Spiritual Soaking


I'd been crazy busy for awhile, too busy to plant my garden and too busy, even to talk to God. Enough! Life's hectic pace was threatening to knock the last marble of sanity out of my head. I called a time-out.

With my garden trowel and flower seeds in hand, I headed outside to plant my garden and talk with my Father in heaven. The sky was clear except for one lone cloud. I was well into my planting and deep in conversation with God by the time that cloud was overhead.

An extra large drop of rain splashed down in front of me. "Not now," I whined. Of all the places to release its rain, I couldn't believe that cloud chose the one spot on the ground where I was kneeling in the dirt.

One after the other, big splats of rain hit the ground around me, but none of them landed on me. They were spaced so far apart I never got wet. How odd! I leaned back and looked up. The cloud was stationary and I was sitting in one of the spaces between the raindrops. My spirit - which is conscious of things above - was connected. My soul - which is conscious of things around me - was connected. God had gone into the show-and-tell portion of His conversation. I realized that I'd allowed my busy-ness to disconnect me from my Creator.

The raindrops wet the earth where they landed, but not enough to give it the good soaking it needed. There was too much space between them. Talks with God nourish the soil of my soul and my spirit, but they weren't getting the God-soaking they needed. I was leaving too much space between our conversations.

I'm intelligent enough to feed my stomach when it's hungry. Why was I so willing to starve my spirit and my soul?

I need the sacred sustenance I receive from fellowship with God. No one knows me better. No one sees my pain and my joy, my worries and my fears, my efforts, my goals and my dreams as clearly or as intimately as God sees them. No one loves me more.

In times of crisis, I can't run to God quick enough. I rely on the direct line Jesus provides for me, to take the words straight from my lips to God's ears. If I'm so troubled that I can't form the words to convey the weight of my problem, I depend on the Holy Spirit to communicate my need to heaven.

God offers a standing invitation to talk, any time, any place. He won't force Himself into my life. Acceptance of His offer is always up to me. God never changes His mind. When I want to talk, He's there. When I don't want to talk, He's there. I'm the one with fluctuating priorities - what gets tended to, and what is left untended.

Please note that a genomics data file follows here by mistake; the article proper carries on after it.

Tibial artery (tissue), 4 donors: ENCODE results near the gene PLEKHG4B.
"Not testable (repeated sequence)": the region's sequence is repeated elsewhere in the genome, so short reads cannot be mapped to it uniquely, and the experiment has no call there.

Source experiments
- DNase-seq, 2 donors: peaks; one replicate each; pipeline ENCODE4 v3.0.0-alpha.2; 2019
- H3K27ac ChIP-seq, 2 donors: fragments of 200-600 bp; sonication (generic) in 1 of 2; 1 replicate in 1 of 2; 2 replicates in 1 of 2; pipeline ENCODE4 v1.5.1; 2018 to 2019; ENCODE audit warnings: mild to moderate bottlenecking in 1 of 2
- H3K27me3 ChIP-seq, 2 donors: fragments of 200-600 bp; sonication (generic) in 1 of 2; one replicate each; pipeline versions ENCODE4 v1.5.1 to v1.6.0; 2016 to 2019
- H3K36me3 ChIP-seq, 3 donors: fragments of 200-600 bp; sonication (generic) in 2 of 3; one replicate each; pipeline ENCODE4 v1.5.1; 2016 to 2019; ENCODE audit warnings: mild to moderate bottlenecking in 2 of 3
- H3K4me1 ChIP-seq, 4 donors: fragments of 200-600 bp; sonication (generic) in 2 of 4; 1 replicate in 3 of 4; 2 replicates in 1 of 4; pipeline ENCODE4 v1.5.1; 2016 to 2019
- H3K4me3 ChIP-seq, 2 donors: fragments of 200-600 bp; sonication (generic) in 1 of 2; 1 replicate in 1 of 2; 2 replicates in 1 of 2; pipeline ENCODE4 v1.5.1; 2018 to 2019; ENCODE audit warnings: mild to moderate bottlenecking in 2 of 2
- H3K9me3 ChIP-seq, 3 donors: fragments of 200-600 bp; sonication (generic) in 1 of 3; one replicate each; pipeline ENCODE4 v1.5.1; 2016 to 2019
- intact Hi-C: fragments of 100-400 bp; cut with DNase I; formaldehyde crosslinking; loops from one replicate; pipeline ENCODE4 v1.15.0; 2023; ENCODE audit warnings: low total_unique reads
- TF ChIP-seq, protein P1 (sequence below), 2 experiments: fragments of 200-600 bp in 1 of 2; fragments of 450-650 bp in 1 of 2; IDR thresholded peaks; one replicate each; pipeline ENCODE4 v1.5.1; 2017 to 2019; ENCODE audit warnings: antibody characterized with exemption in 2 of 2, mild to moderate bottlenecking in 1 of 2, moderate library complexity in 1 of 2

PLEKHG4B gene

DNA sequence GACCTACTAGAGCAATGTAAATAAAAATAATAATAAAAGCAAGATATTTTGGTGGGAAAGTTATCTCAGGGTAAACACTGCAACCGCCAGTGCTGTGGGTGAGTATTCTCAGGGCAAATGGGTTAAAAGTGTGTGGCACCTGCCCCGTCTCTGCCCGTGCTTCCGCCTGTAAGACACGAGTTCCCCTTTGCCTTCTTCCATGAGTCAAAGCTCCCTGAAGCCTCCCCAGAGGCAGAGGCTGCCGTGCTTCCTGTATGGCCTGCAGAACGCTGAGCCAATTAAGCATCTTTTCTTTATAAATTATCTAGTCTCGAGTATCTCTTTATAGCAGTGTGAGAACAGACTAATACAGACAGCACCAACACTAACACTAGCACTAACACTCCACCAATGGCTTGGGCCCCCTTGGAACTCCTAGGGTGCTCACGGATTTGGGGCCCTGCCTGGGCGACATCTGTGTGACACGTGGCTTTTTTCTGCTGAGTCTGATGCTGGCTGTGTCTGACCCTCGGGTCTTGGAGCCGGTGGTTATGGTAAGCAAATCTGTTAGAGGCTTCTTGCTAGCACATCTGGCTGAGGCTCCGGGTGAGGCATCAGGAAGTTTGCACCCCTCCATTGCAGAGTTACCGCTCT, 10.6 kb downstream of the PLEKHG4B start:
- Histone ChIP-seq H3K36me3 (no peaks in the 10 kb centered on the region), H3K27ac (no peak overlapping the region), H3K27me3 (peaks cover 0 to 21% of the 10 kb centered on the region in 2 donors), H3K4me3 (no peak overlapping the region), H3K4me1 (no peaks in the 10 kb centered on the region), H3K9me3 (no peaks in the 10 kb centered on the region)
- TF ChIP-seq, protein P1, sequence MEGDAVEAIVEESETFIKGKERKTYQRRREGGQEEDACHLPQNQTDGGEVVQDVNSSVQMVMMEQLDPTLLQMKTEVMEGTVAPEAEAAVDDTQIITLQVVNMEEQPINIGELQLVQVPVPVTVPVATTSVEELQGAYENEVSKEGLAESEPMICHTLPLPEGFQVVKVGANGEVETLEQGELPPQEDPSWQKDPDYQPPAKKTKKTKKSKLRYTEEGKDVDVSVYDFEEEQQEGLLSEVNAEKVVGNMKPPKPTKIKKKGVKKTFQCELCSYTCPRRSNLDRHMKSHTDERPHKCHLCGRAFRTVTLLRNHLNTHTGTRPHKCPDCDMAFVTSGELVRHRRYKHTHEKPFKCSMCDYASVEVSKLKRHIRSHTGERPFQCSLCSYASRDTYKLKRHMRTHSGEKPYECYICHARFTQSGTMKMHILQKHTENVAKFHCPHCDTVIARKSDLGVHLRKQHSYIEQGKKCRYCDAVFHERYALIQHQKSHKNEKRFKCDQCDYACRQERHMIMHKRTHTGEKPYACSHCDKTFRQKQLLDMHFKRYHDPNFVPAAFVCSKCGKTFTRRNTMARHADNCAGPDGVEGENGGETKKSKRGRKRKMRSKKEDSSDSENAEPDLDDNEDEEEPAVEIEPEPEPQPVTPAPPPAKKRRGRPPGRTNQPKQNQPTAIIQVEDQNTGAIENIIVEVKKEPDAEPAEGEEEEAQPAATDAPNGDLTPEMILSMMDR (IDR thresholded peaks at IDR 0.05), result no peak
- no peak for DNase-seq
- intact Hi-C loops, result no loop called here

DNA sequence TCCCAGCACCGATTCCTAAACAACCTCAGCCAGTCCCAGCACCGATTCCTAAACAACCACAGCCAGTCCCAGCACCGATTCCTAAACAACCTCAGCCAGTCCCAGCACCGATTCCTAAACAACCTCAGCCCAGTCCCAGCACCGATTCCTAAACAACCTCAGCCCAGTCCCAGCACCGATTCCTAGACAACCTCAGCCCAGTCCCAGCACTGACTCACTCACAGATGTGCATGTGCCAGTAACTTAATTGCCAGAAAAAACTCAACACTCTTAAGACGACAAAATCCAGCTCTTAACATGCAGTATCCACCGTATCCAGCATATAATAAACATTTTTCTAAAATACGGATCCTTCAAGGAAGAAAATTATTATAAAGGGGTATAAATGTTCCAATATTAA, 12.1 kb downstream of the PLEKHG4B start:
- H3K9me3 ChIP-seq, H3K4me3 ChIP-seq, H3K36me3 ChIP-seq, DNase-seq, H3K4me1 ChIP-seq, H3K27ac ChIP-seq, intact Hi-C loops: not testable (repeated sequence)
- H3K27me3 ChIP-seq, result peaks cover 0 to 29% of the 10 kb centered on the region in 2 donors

I had allowed my busy-ness to interrupt my walk with God. Oh, I still prayed, but it was a busy prayer, usually tacked on to the end of the day. ("Oops! Can't forget to pray!") I still spoke to God, but an occasional word of complaint each day hardly qualified as conversation. ("Lord, if there is one more bend in the road this day, I'm going to poke my own eyes out!") Instead of getting quiet, getting in prayer and getting with God when stress built up, I was letting my drama queen come out and play.

This isn't new territory for me. I've backslid down this hill in the past. The warning signs were all there, touchiness, uneasiness, less joy and more pressure. I was just too busy to take the time to see them. It took one lone cloud, with enough space for me to sit between its raindrops, to remind me that I need to maintain a deep walk with God. My soul becomes parched, my spirit dehydrated, when I walk on my own. All the pieces and parts of my life start bumping into each other. I am living the small story of my life on earth instead of the big story of my life eternal.

Once again, I re-arrange my list of priorities - putting God first. Once again, I am no longer satisfied with a lone burst of fellowship with my Father in heaven. I want to stand in the midst of a downpour, soaked in His love and His guidance.

Now, I pray for no spaces between the raindrops.

2005 Terri McPherson - terri@wisehearts.com

Terri is a devoted follower of Jesus Christ and uses Psalm 19:14 as her guiding Scripture verse when writing. Many of her pieces are written for, and speak to, hurting Christians around the world as well as those believers who need support and encouragement and even a little silliness at times. Terri lives in Windsor, Ontario, Canada with her husband Ray. She is the mother of two adult children and three precious grandchildren. You can read more of Terri's writing on her web site at: www.wisehearts.com

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